Autism Researchers Collaborative (ADDIRC) Awarded $1.2 Million Grant to Study Severe Autism
Dr. Siegel, a clinical scientist at the Center for Outcomes Research and Evaluation and Director of the Developmental Disorders Program, Spring Harbor Hospital, is spearheading an exciting project that aims to develop a comprehensive registry of clinical and biological data on severely affected children and adolescents with Autism Spectrum Disorder (ASD). Dr. Siegel and his research team will gather data on the dimensions of expressive language ability, emotional regulation, aggression, self-injurious behavior, and intelligence, and examine the relationships among these critical factors. The project represents a partnership between MMCRI and Spring Harbor Hospital, as well as collaboration with five other clinical sites that treat patients with ASD.
Individuals severely affected by an ASD, particularly those with intellectual disability, significant expressive language impairments, and/or self-injurious behavior, have been understudied. As many as 50% of children with ASD fail to develop functional language, 30-50% have intellectual disability, and up to 55% have a lifetime incidence of self-injurious behavior. Although rigorously collected phenotypic and biological data have contributed greatly to ASD research, adequate data from severely affected individuals are lacking. This gap in our knowledge is particularly striking given that communicative and cognitive abilities are the best predictors of long-term outcomes in children with ASD. Barriers to the study of the severely affected ASD population include challenges in their recruitment and participation in outpatient research studies, limited contact of most investigators with this population, and a relative lack of validated measures for characterizing these individuals.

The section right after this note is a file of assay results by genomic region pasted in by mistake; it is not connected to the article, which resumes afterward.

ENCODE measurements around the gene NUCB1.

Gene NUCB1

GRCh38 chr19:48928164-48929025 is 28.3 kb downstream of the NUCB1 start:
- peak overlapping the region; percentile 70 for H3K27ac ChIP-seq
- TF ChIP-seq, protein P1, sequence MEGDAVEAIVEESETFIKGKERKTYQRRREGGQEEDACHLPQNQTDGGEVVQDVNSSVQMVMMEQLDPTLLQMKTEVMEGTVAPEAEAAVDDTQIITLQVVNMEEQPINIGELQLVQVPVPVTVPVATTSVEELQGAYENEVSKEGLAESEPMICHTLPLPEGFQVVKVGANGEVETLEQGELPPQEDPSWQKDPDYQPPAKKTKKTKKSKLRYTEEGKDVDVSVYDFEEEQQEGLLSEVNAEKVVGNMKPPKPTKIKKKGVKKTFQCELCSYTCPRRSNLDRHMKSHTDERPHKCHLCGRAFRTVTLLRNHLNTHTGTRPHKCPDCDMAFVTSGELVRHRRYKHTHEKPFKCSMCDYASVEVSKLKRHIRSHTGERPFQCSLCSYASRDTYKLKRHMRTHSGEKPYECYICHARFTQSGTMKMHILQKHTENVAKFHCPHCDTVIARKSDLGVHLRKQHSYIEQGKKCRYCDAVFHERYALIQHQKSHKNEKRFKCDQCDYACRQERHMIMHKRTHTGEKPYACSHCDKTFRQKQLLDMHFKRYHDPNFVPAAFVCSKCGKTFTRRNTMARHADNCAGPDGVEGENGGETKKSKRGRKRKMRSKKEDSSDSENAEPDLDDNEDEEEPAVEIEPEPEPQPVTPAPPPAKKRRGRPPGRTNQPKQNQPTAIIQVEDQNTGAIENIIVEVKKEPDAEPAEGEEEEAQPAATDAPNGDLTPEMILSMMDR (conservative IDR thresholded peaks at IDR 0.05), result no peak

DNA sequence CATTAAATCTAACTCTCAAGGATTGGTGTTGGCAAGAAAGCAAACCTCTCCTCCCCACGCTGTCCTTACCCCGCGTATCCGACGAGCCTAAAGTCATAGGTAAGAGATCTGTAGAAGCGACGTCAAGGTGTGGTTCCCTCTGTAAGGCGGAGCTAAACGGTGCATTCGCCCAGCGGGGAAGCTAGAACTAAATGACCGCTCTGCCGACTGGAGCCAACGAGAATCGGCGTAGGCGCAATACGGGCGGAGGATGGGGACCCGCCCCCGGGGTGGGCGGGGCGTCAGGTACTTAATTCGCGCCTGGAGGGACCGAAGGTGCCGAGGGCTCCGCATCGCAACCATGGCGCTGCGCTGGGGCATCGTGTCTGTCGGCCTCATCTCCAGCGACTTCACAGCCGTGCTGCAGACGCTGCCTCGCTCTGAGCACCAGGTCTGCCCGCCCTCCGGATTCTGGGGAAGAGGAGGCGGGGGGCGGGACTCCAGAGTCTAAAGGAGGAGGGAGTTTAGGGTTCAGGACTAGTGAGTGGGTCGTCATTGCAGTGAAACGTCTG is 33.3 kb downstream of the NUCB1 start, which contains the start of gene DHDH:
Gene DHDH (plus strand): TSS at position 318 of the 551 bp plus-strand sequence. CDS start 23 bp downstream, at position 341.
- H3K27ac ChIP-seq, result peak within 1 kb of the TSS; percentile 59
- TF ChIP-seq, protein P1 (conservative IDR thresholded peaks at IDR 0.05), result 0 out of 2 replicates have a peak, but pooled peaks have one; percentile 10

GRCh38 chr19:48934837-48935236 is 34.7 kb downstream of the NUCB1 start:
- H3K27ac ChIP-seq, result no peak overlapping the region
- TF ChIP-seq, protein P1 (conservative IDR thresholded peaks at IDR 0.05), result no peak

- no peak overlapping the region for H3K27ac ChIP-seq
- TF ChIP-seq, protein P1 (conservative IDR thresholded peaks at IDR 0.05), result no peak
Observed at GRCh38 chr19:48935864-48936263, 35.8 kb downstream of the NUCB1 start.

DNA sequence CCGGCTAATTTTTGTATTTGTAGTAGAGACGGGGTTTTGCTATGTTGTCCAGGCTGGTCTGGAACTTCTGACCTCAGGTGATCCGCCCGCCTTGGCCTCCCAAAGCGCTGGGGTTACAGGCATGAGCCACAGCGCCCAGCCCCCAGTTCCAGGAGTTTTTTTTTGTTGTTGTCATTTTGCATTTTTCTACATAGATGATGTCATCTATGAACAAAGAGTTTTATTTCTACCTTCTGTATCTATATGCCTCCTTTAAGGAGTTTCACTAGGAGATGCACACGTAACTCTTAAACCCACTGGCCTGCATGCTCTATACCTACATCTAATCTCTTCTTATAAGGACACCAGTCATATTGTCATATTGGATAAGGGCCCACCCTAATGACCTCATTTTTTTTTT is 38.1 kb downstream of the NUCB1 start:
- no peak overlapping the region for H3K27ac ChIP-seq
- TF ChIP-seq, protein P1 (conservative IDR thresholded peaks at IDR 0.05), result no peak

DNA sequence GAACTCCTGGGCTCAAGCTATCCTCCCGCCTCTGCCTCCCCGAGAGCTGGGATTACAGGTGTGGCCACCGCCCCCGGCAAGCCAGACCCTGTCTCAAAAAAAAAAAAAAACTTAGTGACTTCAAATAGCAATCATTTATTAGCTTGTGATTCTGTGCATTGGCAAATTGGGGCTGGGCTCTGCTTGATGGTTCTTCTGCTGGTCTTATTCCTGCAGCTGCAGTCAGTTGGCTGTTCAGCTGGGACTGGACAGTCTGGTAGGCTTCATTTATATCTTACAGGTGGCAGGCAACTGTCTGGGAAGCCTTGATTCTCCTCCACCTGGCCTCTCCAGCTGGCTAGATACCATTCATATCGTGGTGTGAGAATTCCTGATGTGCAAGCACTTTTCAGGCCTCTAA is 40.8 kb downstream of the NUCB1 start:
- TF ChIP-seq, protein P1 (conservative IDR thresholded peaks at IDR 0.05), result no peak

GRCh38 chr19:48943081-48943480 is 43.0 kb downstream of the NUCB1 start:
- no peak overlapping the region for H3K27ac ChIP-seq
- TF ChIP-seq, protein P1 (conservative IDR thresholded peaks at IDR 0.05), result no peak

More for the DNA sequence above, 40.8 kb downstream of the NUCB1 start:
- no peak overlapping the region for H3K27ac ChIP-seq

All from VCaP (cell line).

Dr. Siegel and his co-investigators in the Autism and Developmental Disorders Inpatient Research Collaborative (ADDIRC) have developed a research platform for advancing the clinical assessment and treatment of patients with severe ASD. Each year, over 1000 children and adolescents with ASD and serious behavioral disturbance are admitted to the six specialized psychiatric hospital units that comprise ADDIRC. The patient population is heavily weighted toward individuals with severe ASD. This project will establish multi-site data collection procedures and test these procedures in a prospective study of 500 subjects in the ADDIRC's inpatient ASD population. Ultimately, Dr. Siegel and his colleagues expect to establish a research platform capable of efficient recruitment and standardized assessment of 500-1000 individuals with ASD per year.
The hope is to utilize the behavioral outcome data and stakeholder process to develop and disseminate a clinical practice pathway for inpatient psychiatric treatment of individuals with autism. This will raise the standard of care in the ADDIRC units and inform best practices for psychiatry units in the U.S. and abroad. Maine Medical Center Research Institute is very grateful to the Simons Foundation and the Nancy Lurie Marks Foundation for their generous support of this project.
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